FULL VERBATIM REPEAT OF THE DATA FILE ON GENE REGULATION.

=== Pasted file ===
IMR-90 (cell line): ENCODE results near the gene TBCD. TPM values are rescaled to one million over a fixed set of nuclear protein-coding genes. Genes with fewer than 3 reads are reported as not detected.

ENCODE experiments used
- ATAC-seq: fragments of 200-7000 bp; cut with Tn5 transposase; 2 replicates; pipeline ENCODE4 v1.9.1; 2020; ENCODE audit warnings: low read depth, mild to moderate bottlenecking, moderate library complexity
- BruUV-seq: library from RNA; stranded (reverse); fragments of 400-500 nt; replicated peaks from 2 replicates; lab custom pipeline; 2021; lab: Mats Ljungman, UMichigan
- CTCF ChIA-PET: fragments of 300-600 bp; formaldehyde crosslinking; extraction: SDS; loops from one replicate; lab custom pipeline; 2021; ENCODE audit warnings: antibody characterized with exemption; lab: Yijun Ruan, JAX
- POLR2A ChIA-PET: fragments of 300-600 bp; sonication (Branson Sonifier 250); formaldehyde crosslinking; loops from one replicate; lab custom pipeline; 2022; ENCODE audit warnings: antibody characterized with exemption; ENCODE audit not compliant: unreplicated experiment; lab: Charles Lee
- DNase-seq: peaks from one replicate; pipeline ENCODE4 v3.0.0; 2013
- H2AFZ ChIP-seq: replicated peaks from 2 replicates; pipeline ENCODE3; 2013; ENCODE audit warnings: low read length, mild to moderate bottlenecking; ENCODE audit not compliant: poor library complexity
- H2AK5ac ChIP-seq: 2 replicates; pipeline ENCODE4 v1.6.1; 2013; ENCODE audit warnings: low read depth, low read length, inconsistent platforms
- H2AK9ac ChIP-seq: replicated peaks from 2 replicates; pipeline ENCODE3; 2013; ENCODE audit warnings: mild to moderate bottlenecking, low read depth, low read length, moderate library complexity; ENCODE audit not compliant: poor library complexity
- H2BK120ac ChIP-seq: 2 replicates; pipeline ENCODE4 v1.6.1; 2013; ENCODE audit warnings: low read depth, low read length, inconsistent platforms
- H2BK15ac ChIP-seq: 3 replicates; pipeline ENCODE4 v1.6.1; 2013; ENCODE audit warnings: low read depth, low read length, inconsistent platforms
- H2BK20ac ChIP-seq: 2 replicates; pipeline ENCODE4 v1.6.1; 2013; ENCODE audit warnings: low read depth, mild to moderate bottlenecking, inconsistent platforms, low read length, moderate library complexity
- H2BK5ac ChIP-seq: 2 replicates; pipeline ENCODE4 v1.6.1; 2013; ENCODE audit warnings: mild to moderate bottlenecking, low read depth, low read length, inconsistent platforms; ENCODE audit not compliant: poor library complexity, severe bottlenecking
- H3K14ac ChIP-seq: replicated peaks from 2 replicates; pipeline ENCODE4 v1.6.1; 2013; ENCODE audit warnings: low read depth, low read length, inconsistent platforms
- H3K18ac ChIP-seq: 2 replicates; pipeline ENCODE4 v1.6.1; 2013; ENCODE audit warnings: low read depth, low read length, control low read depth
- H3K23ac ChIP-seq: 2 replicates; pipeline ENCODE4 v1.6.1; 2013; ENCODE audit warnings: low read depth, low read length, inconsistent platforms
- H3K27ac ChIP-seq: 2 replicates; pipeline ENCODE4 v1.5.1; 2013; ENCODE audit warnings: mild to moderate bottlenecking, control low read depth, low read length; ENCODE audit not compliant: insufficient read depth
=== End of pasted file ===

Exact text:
IMR-90 (cell line): ENCODE results near the gene TBCD. TPM values are rescaled to one million over a fixed set of nuclear protein-coding genes. Genes with fewer than 3 reads are reported as not detected.

ENCODE experiments used
- ATAC-seq: fragments of 200-7000 bp; cut with Tn5 transposase; 2 replicates; pipeline ENCODE4 v1.9.1; 2020; ENCODE audit warnings: low read depth, mild to moderate bottlenecking, moderate library complexity
- BruUV-seq: library from RNA; stranded (reverse); fragments of 400-500 nt; replicated peaks from 2 replicates; lab custom pipeline; 2021; lab: Mats Ljungman, UMichigan
- CTCF ChIA-PET: fragments of 300-600 bp; formaldehyde crosslinking; extraction: SDS; loops from one replicate; lab custom pipeline; 2021; ENCODE audit warnings: antibody characterized with exemption; lab: Yijun Ruan, JAX
- POLR2A ChIA-PET: fragments of 300-600 bp; sonication (Branson Sonifier 250); formaldehyde crosslinking; loops from one replicate; lab custom pipeline; 2022; ENCODE audit warnings: antibody characterized with exemption; ENCODE audit not compliant: unreplicated experiment; lab: Charles Lee
- DNase-seq: peaks from one replicate; pipeline ENCODE4 v3.0.0; 2013
- H2AFZ ChIP-seq: replicated peaks from 2 replicates; pipeline ENCODE3; 2013; ENCODE audit warnings: low read length, mild to moderate bottlenecking; ENCODE audit not compliant: poor library complexity
- H2AK5ac ChIP-seq: 2 replicates; pipeline ENCODE4 v1.6.1; 2013; ENCODE audit warnings: low read depth, low read length, inconsistent platforms
- H2AK9ac ChIP-seq: replicated peaks from 2 replicates; pipeline ENCODE3; 2013; ENCODE audit warnings: mild to moderate bottlenecking, low read depth, low read length, moderate library complexity; ENCODE audit not compliant: poor library complexity
- H2BK120ac ChIP-seq: 2 replicates; pipeline ENCODE4 v1.6.1; 2013; ENCODE audit warnings: low read depth, low read length, inconsistent platforms
- H2BK15ac ChIP-seq: 3 replicates; pipeline ENCODE4 v1.6.1; 2013; ENCODE audit warnings: low read depth, low read length, inconsistent platforms
- H2BK20ac ChIP-seq: 2 replicates; pipeline ENCODE4 v1.6.1; 2013; ENCODE audit warnings: low read depth, mild to moderate bottlenecking, inconsistent platforms, low read length, moderate library complexity
- H2BK5ac ChIP-seq: 2 replicates; pipeline ENCODE4 v1.6.1; 2013; ENCODE audit warnings: mild to moderate bottlenecking, low read depth, low read length, inconsistent platforms; ENCODE audit not compliant: poor library complexity, severe bottlenecking
- H3K14ac ChIP-seq: replicated peaks from 2 replicates; pipeline ENCODE4 v1.6.1; 2013; ENCODE audit warnings: low read depth, low read length, inconsistent platforms
- H3K18ac ChIP-seq: 2 replicates; pipeline ENCODE4 v1.6.1; 2013; ENCODE audit warnings: low read depth, low read length, control low read depth
- H3K23ac ChIP-seq: 2 replicates; pipeline ENCODE4 v1.6.1; 2013; ENCODE audit warnings: low read depth, low read length, inconsistent platforms
- H3K27ac ChIP-seq: 2 replicates; pipeline ENCODE4 v1.5.1; 2013; ENCODE audit warnings: mild to moderate bottlenecking, control low read depth, low read length; ENCODE audit not compliant: insufficient read depth